Halloween falls on a Saturday this year and local law enforcement agencies are encouraging kids and parents to enjoy the spooky holiday but also recommending caution and awareness during the late hours.
The low temperature forecasted for Saturday night is 42 degrees, according to the National Weather Service.
“I would recommend dressing warm and head out early,” said Quay County Sheriff Joe Schallert.
Schallert said no matter what time trick-or-treaters go out they need to remember to stay with their parents.
“Go with friends and family,” Schallert said. “Stay in a group and never go off alone. “
He recommended limiting trick-or-treating to houses and families that are familiar and have porch lights on.
Schallert said children should not eat anything that is not properly wrapped.
“Kids are going to want to eat the candy the minute they get it,” Schallert said. “Parents should encourage the kids to let them inspect the candy first. They should discard any candy that is open."
While out trick-or-treating children and parents need to take precautions near and on the roadways.
“Have flashlights. It helps a child see where they are going and it helps drivers see them, too,” said Roger Hatcher, Tucumcari police chief.
Hatcher recommends children wear reflective material on their costumes.
Drivers need to be extra careful and watch out for the children.
“Kids are going to be excited,” Hatcher said. They might run into traffic. Drivers need to slow down while in residential areas.
Hatcher said parked vehicles can pose a danger as well.
“Definitely watch out for parked cars,” Hatcher said. “Do not run between vehicles. Cross the street at the corner. Be sure the driver can see you or the child.”
Halloween Safety Tips
• When purchasing costumes, masks, beards and wigs, look for flame-resistant fabrics such as nylon or polyester, or look for the label "Flame Resistant." Flame-resistant fabrics will resist burning and should extinguish quickly. To minimize the risk of contact with candles and other fire sources, avoid costumes made with flimsy materials and outfits with big, baggy sleeves or billowing skirts.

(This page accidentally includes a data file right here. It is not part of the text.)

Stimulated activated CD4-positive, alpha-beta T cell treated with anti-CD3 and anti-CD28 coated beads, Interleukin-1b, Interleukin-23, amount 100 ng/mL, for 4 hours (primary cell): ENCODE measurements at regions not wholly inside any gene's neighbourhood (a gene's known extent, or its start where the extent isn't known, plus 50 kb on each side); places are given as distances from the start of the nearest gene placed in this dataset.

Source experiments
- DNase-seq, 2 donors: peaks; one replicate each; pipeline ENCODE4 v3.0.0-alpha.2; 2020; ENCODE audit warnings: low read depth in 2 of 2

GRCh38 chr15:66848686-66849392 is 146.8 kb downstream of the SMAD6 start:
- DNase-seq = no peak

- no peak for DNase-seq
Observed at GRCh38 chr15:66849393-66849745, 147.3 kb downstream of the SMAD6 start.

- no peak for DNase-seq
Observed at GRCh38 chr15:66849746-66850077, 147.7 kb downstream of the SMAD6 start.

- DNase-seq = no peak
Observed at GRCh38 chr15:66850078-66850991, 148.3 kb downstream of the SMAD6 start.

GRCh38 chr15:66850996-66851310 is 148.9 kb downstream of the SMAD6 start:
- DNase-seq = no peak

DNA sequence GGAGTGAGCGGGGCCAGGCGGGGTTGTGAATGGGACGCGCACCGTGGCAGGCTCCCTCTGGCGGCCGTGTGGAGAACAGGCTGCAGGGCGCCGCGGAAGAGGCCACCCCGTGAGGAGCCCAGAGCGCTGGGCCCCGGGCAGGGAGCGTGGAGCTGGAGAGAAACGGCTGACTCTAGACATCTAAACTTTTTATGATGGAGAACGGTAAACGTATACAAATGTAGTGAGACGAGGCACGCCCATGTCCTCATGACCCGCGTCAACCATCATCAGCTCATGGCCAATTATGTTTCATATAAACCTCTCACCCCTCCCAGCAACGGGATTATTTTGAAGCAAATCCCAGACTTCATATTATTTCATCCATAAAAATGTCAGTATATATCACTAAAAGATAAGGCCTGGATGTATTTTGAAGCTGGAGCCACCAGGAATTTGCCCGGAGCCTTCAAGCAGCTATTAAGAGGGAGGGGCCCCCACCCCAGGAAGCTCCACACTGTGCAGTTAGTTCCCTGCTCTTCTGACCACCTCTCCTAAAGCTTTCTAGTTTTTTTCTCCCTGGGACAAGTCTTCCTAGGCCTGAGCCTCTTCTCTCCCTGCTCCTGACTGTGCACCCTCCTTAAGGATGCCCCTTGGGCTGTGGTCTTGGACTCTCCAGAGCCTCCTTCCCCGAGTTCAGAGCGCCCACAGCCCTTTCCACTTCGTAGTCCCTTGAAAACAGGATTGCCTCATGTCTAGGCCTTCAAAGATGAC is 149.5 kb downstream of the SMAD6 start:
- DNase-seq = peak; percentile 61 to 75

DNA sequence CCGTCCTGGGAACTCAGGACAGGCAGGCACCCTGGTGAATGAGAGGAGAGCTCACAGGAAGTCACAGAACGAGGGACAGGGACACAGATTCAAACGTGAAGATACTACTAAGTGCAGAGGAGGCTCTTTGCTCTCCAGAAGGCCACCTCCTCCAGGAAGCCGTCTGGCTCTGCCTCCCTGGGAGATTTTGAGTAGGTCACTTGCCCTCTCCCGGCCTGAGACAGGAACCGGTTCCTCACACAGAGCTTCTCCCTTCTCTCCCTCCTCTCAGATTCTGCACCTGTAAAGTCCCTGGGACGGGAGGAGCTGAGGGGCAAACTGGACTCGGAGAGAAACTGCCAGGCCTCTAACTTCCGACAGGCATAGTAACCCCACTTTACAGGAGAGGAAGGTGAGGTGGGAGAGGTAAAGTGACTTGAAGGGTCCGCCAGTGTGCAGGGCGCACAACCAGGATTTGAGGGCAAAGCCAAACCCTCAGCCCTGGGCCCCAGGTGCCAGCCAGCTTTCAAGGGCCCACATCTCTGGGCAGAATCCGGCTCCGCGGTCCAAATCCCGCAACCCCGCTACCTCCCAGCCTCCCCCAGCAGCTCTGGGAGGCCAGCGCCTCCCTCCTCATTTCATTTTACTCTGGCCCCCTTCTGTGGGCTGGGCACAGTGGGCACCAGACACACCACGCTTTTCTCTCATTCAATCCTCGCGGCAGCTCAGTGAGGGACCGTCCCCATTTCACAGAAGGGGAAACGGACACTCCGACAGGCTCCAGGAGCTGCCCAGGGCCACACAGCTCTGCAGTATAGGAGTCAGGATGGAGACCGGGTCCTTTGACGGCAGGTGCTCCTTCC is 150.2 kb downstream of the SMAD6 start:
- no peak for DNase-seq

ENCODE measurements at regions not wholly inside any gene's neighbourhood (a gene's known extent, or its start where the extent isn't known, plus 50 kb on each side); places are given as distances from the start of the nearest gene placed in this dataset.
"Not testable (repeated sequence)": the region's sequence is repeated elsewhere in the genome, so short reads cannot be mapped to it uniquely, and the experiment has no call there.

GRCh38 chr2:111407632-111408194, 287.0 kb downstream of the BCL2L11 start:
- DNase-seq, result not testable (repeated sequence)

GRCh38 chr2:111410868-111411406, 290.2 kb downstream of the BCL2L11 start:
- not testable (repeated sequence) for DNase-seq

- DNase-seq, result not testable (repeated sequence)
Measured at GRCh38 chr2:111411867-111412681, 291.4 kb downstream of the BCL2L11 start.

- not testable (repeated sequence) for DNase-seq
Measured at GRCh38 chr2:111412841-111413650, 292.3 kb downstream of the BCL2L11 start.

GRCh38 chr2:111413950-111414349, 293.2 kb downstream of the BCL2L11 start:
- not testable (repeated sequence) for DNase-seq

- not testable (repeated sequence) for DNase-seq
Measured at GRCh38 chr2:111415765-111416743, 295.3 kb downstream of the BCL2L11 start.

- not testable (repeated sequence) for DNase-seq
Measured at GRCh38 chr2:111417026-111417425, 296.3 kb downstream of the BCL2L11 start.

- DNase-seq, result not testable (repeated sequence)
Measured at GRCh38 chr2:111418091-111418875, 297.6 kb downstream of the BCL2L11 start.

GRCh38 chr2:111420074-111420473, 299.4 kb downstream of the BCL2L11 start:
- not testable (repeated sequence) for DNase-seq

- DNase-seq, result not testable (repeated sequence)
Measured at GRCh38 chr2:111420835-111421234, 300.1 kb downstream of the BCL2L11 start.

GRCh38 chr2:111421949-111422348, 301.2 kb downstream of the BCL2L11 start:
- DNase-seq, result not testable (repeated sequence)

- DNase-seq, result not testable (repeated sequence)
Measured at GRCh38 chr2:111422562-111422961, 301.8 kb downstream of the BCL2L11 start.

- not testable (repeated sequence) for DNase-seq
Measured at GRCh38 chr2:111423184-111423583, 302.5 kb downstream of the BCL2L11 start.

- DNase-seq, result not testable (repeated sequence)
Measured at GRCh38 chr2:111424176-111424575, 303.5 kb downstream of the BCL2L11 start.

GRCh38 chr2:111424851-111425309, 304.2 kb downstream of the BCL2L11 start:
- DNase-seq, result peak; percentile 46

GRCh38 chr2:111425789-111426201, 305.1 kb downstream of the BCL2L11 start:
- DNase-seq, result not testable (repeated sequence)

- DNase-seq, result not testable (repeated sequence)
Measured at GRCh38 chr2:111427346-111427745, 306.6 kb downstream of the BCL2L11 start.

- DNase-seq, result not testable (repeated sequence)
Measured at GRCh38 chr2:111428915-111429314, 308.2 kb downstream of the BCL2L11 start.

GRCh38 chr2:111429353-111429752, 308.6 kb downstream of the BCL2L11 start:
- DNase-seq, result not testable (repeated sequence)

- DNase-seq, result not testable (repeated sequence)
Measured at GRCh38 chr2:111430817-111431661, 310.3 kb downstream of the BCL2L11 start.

Purchase or make costumes that are light, bright and clearly visible to motorists.
• For greater visibility during dusk and darkness, decorate or trim costumes with reflective tape that will glow in the beam of a car's headlights. Bags or sacks also should be light-colored or decorated with reflective tape. Reflective tape is usually available in hardware, bicycle and sporting goods stores.
• Children should carry flashlights to see and be seen.
• Children should wear well-fitting, sturdy shoes. Oversized high heels are not a good idea.
• Tie hats and scarves securely to prevent them from slipping over children's eyes and obstructing vision.
• If your child wears a mask, make sure it fits securely, provides adequate ventilation, and has eye holes large enough to allow full vision.
• Swords, knives and similar costume accessories should be made of soft, flexible materials.
• Supervise pumpkin carvings to avoid lacerations.
• Warn children not to eat any treats until an adult has examined them carefully for evidence of tampering.
•Carefully examine any toys or novelty items received by trick-or-treaters under three years of age. Do not allow young children to have any items that are small enough to present a choking hazard or that have small parts or components that could separate during use and present a choking hazard.
• Keep candles and Jack O' Lanterns away from landings and doorsteps where costumes could brush against the flame.
• Indoors, keep candles and Jack O' Lanterns away from curtains, decorations and other combustibles that could catch fire. Do not leave burning candles unattended.
• Remove obstacles from lawns, steps and porches when expecting trick-or-treaters.
• Indoors or outside, use only lights that have been tested for safety by a recognized testing laboratory, such as UL. Check each set of lights, new or old, for broken or cracked sockets, frayed or bare wires, or loose connections. Discard damaged sets.
•Don't overload extension cords.
Source: U.S. Consumer Product Safety Commissionwww.cpsc.gov